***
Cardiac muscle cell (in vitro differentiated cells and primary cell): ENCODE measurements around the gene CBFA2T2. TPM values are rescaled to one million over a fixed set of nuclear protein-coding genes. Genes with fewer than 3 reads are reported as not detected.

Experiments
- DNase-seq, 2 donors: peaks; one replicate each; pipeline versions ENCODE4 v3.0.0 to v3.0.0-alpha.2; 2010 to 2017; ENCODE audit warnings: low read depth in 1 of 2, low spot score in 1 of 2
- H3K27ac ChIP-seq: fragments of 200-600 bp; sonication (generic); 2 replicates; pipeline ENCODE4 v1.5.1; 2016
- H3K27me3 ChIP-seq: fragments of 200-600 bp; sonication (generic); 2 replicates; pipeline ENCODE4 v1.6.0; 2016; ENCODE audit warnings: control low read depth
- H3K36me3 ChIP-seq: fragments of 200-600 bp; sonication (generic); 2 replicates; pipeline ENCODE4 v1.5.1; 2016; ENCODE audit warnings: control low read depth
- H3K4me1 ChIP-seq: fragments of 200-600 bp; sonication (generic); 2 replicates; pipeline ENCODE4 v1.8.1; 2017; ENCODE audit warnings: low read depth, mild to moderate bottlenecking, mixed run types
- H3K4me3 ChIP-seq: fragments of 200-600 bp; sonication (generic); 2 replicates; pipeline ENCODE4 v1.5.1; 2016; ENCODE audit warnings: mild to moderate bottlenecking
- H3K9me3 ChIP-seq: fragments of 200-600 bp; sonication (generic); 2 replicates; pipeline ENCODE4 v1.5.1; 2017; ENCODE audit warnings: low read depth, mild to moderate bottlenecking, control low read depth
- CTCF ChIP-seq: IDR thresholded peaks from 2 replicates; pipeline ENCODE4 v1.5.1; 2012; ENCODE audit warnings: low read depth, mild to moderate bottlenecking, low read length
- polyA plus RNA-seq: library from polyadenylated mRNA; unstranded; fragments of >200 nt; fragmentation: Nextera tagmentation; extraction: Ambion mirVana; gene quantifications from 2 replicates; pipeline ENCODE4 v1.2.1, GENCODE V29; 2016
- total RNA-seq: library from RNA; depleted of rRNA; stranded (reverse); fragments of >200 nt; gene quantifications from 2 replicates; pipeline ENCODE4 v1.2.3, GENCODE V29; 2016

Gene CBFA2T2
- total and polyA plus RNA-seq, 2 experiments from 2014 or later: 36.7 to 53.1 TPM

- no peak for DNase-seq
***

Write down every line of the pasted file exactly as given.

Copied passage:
Cardiac muscle cell (in vitro differentiated cells and primary cell): ENCODE measurements around the gene CBFA2T2. TPM values are rescaled to one million over a fixed set of nuclear protein-coding genes. Genes with fewer than 3 reads are reported as not detected.

Experiments
- DNase-seq, 2 donors: peaks; one replicate each; pipeline versions ENCODE4 v3.0.0 to v3.0.0-alpha.2; 2010 to 2017; ENCODE audit warnings: low read depth in 1 of 2, low spot score in 1 of 2
- H3K27ac ChIP-seq: fragments of 200-600 bp; sonication (generic); 2 replicates; pipeline ENCODE4 v1.5.1; 2016
- H3K27me3 ChIP-seq: fragments of 200-600 bp; sonication (generic); 2 replicates; pipeline ENCODE4 v1.6.0; 2016; ENCODE audit warnings: control low read depth
- H3K36me3 ChIP-seq: fragments of 200-600 bp; sonication (generic); 2 replicates; pipeline ENCODE4 v1.5.1; 2016; ENCODE audit warnings: control low read depth
- H3K4me1 ChIP-seq: fragments of 200-600 bp; sonication (generic); 2 replicates; pipeline ENCODE4 v1.8.1; 2017; ENCODE audit warnings: low read depth, mild to moderate bottlenecking, mixed run types
- H3K4me3 ChIP-seq: fragments of 200-600 bp; sonication (generic); 2 replicates; pipeline ENCODE4 v1.5.1; 2016; ENCODE audit warnings: mild to moderate bottlenecking
- H3K9me3 ChIP-seq: fragments of 200-600 bp; sonication (generic); 2 replicates; pipeline ENCODE4 v1.5.1; 2017; ENCODE audit warnings: low read depth, mild to moderate bottlenecking, control low read depth
- CTCF ChIP-seq: IDR thresholded peaks from 2 replicates; pipeline ENCODE4 v1.5.1; 2012; ENCODE audit warnings: low read depth, mild to moderate bottlenecking, low read length
- polyA plus RNA-seq: library from polyadenylated mRNA; unstranded; fragments of >200 nt; fragmentation: Nextera tagmentation; extraction: Ambion mirVana; gene quantifications from 2 replicates; pipeline ENCODE4 v1.2.1, GENCODE V29; 2016
- total RNA-seq: library from RNA; depleted of rRNA; stranded (reverse); fragments of >200 nt; gene quantifications from 2 replicates; pipeline ENCODE4 v1.2.3, GENCODE V29; 2016

Gene CBFA2T2
- total and polyA plus RNA-seq, 2 experiments from 2014 or later: 36.7 to 53.1 TPM

- no peak for DNase-seq